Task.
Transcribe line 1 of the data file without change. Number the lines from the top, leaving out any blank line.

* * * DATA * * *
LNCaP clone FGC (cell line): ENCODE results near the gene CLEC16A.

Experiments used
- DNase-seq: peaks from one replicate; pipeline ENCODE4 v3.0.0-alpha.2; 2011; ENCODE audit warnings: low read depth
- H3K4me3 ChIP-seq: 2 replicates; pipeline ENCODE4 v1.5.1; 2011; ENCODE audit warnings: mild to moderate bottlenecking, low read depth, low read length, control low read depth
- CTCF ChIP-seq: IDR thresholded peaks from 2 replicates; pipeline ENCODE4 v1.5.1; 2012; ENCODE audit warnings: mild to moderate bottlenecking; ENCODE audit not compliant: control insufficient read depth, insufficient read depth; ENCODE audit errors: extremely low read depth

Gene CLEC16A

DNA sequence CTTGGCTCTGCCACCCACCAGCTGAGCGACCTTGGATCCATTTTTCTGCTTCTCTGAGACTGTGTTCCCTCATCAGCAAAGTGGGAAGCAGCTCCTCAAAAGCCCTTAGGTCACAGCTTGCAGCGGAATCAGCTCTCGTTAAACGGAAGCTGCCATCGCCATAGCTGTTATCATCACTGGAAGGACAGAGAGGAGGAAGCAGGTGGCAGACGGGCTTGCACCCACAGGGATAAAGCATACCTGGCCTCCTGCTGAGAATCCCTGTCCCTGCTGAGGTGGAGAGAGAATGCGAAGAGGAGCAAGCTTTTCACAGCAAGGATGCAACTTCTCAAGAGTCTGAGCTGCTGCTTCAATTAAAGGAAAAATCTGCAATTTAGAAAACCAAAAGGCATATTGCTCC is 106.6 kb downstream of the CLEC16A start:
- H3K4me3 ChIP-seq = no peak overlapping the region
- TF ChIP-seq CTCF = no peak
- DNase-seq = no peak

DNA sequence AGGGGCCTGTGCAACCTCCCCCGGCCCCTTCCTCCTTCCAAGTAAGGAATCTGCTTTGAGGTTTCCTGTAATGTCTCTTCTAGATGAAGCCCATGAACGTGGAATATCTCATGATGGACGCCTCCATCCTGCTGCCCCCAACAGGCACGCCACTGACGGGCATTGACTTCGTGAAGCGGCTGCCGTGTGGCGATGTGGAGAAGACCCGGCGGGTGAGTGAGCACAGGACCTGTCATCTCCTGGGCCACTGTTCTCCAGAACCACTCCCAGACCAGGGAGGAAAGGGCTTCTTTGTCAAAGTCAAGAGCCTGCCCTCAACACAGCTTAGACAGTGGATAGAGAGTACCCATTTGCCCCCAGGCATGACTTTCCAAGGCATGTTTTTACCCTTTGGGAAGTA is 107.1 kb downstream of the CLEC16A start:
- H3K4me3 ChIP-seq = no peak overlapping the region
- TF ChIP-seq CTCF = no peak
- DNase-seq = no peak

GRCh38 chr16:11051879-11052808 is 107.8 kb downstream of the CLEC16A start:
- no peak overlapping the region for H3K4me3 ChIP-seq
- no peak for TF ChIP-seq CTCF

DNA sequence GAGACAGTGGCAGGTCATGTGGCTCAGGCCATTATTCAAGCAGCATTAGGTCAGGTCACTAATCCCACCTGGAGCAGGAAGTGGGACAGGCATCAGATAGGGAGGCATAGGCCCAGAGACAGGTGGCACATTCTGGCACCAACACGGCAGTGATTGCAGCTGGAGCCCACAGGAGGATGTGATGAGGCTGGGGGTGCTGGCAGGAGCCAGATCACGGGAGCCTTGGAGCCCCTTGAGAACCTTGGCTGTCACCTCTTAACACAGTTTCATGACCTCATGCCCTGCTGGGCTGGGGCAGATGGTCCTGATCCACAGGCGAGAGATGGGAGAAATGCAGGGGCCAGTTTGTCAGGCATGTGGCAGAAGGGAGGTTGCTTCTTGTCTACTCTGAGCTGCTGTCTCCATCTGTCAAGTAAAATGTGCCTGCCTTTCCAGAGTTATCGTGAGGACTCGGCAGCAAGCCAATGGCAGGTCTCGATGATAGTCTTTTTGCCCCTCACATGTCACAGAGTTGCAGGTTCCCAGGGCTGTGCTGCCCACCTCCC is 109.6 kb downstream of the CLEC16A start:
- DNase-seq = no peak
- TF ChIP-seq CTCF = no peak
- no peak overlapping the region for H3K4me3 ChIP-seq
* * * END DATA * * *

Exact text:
LNCaP clone FGC (cell line): ENCODE results near the gene CLEC16A.